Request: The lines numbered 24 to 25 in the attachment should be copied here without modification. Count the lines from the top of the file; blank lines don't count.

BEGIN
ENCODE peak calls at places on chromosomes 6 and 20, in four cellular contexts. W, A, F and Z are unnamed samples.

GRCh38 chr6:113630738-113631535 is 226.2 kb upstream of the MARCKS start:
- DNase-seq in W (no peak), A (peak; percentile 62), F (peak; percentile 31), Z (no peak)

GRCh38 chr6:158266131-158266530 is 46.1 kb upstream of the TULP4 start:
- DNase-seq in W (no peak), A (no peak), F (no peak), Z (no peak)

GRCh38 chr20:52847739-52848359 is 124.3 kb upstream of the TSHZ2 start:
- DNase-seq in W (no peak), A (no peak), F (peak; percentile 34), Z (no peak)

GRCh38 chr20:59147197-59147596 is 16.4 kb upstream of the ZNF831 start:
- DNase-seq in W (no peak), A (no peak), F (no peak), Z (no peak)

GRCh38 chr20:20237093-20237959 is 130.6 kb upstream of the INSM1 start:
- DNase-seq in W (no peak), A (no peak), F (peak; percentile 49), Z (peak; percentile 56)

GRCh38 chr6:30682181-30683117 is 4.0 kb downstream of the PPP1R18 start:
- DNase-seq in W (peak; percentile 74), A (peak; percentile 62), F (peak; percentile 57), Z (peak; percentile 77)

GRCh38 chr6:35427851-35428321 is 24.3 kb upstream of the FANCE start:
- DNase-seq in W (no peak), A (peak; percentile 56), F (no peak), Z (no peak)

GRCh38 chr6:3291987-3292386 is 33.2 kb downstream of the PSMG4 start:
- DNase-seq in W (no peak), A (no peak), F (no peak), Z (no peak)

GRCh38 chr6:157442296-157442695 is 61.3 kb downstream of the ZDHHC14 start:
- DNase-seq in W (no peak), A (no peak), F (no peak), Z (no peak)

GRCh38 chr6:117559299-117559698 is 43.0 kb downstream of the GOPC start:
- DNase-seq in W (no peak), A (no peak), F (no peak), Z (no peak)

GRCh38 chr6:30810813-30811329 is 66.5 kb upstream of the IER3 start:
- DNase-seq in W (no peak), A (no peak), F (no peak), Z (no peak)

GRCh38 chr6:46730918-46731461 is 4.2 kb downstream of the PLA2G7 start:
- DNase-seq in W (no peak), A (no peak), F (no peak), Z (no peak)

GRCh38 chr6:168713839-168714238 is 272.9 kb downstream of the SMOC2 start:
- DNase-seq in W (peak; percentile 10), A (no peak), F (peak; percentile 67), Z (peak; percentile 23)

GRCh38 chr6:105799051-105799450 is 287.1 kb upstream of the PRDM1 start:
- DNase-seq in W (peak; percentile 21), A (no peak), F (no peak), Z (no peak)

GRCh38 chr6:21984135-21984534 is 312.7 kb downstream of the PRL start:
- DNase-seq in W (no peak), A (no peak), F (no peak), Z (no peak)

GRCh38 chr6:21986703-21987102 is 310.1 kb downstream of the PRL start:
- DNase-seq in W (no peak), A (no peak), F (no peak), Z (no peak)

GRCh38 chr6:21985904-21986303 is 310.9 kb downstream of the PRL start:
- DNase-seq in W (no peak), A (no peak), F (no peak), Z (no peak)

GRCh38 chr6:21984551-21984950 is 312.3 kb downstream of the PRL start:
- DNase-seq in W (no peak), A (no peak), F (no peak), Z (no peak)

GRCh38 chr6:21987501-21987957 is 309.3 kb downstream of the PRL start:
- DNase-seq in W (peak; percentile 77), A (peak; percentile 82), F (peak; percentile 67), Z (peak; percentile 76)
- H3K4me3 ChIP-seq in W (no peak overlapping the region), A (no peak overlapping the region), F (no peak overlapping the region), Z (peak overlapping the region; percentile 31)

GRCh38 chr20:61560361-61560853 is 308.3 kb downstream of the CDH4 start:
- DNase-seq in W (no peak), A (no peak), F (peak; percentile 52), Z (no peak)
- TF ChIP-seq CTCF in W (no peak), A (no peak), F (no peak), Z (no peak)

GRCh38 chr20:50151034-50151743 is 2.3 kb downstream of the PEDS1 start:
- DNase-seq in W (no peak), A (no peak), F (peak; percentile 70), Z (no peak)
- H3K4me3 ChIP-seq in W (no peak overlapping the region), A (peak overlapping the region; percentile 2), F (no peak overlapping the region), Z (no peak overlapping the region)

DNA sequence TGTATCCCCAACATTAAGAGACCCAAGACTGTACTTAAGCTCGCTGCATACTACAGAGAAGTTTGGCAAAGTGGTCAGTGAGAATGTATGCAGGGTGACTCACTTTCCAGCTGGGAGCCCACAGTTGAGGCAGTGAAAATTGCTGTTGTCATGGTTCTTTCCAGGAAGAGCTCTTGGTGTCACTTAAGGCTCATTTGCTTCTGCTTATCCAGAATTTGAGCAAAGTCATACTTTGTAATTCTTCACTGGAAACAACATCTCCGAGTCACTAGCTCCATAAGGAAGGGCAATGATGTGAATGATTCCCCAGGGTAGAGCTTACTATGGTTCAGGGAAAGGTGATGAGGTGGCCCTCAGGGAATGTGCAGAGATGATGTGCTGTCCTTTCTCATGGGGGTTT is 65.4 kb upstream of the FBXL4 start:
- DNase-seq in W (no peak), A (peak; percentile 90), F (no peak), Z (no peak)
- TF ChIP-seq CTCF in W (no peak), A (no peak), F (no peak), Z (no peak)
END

GRCh38 chr6:46730918-46731461 is 4.2 kb downstream of the PLA2G7 start:
- DNase-seq in W (no peak), A (no peak), F (no peak), Z (no peak)